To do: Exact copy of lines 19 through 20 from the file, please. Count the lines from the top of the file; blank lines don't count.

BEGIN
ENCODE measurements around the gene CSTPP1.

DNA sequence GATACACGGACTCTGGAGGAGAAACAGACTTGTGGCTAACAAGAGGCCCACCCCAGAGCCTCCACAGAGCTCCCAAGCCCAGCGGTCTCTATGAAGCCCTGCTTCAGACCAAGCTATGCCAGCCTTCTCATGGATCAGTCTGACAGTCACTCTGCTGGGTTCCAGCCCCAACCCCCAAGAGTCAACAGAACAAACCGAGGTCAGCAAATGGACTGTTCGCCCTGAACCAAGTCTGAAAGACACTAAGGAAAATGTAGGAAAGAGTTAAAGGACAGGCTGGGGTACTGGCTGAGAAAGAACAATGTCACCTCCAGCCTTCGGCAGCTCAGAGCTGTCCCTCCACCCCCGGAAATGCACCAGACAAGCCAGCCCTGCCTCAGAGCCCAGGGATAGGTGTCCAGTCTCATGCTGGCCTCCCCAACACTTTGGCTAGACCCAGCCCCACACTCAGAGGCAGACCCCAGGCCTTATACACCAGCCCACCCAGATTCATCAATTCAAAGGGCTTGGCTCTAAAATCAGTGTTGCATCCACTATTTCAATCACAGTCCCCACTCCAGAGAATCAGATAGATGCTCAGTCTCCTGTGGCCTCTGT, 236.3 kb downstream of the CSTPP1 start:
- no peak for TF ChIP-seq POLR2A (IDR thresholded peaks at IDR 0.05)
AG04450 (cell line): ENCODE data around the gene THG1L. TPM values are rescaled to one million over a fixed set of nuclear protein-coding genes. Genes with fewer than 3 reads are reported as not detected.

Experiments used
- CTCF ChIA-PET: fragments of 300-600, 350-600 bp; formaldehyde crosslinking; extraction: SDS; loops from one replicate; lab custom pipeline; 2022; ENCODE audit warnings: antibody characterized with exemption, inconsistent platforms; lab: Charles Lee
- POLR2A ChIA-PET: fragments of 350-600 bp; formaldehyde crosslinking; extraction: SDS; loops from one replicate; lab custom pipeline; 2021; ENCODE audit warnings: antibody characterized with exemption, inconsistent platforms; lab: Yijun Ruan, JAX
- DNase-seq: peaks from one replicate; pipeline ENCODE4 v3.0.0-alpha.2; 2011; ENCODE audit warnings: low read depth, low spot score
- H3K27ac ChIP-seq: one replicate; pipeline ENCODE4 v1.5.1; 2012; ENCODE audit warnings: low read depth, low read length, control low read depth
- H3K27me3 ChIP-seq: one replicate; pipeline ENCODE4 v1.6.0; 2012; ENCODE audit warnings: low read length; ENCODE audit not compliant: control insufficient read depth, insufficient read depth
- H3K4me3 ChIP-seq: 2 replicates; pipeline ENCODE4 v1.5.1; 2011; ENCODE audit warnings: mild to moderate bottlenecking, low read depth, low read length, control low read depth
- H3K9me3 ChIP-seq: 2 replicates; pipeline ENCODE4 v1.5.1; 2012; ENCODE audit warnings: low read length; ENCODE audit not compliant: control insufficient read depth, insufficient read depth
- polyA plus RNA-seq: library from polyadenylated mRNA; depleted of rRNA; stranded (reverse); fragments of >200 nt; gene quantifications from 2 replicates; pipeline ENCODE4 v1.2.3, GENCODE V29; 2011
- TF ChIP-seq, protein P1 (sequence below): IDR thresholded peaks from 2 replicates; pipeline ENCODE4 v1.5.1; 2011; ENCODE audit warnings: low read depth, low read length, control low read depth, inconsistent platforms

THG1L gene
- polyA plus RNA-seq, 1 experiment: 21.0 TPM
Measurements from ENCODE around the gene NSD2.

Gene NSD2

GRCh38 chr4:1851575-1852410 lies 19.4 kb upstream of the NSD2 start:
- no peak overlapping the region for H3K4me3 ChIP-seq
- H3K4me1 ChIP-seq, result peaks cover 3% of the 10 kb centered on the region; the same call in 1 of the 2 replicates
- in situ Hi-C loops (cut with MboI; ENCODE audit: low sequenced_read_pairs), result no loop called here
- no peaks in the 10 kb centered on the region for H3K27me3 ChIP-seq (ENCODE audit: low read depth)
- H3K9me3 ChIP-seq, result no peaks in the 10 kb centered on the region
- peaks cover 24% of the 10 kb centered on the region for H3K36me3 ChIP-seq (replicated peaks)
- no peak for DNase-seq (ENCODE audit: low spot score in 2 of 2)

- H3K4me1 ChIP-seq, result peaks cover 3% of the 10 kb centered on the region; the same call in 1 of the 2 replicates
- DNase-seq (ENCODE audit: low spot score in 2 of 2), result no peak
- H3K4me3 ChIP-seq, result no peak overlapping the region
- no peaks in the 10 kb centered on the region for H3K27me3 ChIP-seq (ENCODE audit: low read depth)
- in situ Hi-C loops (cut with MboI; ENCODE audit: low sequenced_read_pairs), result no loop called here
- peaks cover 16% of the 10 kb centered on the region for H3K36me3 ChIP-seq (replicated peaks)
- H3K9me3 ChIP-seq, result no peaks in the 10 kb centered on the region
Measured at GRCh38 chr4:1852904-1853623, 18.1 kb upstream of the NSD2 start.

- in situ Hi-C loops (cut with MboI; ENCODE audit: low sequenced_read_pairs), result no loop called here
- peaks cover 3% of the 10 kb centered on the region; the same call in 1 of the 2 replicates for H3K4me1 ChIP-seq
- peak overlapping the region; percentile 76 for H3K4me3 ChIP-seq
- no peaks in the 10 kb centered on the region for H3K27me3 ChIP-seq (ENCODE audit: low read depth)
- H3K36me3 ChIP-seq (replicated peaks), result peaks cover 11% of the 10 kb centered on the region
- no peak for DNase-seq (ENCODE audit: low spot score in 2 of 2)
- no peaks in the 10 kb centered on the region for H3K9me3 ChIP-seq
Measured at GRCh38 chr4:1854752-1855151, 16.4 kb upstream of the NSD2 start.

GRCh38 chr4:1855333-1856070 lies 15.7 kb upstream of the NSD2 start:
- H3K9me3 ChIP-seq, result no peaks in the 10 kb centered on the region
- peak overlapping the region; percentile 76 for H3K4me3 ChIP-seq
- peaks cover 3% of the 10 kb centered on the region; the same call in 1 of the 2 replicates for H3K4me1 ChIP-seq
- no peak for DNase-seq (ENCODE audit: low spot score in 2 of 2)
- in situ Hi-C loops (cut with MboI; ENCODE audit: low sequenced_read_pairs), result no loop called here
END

GRCh38 chr4:1851575-1852410 lies 19.4 kb upstream of the NSD2 start:
- no peak overlapping the region for H3K4me3 ChIP-seq